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CW Journal : Spring 03 : Colonial Williamsburg Journal: Carpentry tools

Using authentic tools

Visitors to Colonial Williamsburg are as intrigued by 18th-century tools as they are by 18th-century methods of building. Take a look at some of the more unusual tools used by colonial carpenters.


Wooden items ranging from musical instruments to wagon wheels required holes. Augers of various sizes and shapes were used for the purpose of boring holes.


The bitstock pictured here was designed for heavy use, was made of iron, and bored with a continuous motion.

ChiselChisels and gouges are among the most ancient tools used to shape wood, and their basic form has remained the same for thousands of years. Carving chisels and gouges were made in many different shapes and sizes for decorative carving.

Compasses and calipers
Trammel points Compasses and calipers were often used to measure and fit work in the 18th century, rather than using a measurement of inches or feet. The Trammel points compass shown here had two or more heads that could be positioned along a bar. It would have been used to lay out large arcs and circles.

Shaves or scorps

Drawknives and spokeshaves
Drawknives were used for quick shaping or trimming of flat products like shingles. Shaves or scorps like those illustrated here were used for jobs such as shaping wooden chair seats and smoothing the inside of bowls.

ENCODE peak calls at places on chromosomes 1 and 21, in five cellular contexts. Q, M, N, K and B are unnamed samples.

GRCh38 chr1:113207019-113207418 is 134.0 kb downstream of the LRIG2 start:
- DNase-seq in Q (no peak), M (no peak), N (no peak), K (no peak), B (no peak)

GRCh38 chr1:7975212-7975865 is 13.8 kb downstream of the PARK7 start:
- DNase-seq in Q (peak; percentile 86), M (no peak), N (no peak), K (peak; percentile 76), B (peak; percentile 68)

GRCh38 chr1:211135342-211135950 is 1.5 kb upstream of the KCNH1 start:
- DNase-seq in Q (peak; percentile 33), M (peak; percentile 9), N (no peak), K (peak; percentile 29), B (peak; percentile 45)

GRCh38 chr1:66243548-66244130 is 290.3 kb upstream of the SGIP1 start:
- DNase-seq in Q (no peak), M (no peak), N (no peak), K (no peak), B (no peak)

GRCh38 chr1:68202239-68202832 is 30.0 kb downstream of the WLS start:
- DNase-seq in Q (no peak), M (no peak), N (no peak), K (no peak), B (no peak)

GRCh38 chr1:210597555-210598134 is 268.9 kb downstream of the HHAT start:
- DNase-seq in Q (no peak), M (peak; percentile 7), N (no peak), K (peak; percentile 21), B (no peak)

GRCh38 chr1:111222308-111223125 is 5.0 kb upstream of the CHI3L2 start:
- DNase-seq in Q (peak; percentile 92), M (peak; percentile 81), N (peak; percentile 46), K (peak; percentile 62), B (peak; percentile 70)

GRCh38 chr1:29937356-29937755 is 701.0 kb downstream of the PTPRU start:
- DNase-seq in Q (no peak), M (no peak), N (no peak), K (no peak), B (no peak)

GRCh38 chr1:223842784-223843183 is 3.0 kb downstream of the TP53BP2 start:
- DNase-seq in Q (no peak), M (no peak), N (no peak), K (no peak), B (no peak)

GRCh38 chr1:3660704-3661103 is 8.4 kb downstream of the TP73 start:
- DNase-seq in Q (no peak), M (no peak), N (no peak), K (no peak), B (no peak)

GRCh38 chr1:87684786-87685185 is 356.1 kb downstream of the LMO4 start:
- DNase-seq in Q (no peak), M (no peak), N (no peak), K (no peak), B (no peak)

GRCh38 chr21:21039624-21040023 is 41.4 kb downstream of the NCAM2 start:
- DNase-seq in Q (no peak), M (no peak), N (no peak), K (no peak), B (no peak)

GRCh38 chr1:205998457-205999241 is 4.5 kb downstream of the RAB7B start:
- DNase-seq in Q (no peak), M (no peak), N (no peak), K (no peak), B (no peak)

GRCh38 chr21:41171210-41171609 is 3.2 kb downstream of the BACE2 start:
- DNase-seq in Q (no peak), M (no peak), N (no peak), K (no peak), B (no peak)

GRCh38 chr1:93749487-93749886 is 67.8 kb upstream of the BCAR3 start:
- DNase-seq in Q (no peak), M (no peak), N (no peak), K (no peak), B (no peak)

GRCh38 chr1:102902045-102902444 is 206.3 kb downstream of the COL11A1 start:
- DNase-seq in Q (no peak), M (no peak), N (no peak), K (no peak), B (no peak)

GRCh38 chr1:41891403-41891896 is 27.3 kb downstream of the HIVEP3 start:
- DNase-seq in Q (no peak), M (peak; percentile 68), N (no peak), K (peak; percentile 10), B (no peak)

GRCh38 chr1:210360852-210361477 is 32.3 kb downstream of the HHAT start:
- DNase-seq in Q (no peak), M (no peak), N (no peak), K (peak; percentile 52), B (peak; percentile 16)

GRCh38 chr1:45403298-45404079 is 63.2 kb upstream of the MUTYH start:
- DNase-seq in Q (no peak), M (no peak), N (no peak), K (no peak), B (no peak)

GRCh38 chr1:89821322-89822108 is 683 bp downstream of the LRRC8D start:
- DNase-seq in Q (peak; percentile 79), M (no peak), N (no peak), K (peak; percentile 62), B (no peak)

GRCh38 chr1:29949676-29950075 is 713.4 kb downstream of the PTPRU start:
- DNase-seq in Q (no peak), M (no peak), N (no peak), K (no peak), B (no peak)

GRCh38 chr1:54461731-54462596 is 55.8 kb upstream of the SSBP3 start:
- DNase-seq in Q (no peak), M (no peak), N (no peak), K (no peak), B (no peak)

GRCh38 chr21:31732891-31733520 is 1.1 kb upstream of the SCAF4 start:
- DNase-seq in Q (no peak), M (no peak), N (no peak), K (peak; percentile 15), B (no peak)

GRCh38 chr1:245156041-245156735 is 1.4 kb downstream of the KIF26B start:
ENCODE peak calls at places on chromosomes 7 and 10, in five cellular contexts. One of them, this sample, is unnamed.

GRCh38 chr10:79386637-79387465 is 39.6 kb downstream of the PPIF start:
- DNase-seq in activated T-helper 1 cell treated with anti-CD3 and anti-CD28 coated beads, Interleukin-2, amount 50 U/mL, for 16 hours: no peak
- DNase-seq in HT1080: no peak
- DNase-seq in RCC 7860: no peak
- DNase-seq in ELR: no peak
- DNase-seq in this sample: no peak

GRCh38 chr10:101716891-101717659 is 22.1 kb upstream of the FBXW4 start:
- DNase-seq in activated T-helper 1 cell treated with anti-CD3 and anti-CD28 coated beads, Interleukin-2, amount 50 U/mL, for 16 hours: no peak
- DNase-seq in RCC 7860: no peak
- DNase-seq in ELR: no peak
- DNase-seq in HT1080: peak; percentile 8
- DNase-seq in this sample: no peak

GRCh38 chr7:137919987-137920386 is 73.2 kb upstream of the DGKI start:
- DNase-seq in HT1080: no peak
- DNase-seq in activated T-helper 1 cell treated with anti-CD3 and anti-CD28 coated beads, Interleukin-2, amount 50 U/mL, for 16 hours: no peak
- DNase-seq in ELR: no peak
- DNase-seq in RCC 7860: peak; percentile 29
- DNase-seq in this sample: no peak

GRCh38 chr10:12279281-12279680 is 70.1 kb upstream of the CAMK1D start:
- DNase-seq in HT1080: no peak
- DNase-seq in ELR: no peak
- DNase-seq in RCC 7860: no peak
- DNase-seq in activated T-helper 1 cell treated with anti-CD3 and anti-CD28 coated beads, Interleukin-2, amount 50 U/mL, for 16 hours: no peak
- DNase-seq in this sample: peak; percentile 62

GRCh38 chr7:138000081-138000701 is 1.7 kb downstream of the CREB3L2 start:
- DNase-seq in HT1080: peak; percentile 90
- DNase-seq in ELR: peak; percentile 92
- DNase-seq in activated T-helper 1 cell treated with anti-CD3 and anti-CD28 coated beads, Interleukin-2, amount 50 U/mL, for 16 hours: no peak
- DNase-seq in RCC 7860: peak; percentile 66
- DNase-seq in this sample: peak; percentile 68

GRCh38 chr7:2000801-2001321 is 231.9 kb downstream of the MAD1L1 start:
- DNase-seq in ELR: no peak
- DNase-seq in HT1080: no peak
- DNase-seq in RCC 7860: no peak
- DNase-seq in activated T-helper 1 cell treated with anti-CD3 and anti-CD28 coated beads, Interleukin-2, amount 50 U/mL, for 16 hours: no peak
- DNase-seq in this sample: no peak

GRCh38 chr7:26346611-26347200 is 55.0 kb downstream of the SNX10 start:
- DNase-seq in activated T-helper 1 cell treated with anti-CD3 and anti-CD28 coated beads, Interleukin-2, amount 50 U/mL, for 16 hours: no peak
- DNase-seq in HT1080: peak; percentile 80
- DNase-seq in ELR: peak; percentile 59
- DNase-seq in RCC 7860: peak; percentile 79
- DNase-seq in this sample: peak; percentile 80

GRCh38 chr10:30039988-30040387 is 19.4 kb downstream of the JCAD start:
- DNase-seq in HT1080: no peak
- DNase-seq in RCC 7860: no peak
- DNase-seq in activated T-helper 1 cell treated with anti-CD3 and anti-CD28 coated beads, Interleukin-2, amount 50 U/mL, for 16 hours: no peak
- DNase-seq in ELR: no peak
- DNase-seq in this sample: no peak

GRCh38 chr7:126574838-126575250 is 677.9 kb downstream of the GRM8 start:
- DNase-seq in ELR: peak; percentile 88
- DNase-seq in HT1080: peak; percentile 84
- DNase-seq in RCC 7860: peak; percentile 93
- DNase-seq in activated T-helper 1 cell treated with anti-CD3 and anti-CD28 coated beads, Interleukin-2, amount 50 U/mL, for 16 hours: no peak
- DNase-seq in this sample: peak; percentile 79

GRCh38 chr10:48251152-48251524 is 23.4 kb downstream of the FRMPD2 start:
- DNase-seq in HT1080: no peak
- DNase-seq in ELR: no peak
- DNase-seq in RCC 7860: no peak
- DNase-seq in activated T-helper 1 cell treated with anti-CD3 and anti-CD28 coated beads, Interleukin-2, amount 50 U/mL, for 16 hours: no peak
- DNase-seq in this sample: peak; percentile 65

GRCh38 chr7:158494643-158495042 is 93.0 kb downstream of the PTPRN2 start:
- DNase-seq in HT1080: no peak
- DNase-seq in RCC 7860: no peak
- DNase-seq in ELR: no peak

Shipbuilder's pin maul

Hammers have been used for thousands of years to drive nails and wooden pins and to position fittings like barrel hoops. 18th-century toolmakers produced dozens of types of hammers to suit specific tasks. Shipbuilders' pin mauls like the one shown here were used to drive and countersink spikes and wooden pins.

Cooper's croze
A plane is a tool for shaping or smoothing a wood surface. Colonial carpenters used a variety of planes, including the coopers' croze shown here, which was used to cut the groove in barrel staves for the barrel head fit.

Compass saw Saws have been used to cut wood for more than 5,000 years! In the 18th century, saws were made in a variety of sizes and shapes designed for different jobs. The compass saw shown here had a narrow pointed blade which allowed it to be started through a small drilled hole. It was used to saw holes in the middle of boards and pierced work such as chair splats.

Carpenter's Square

Squares and bevels
Squares and bevels were used to lay out and check the accuracy of angles. The carpenter's square shown here was made of iron and was used to mark and test right angles. They were typically marked off in inches for measuring, much as they are today.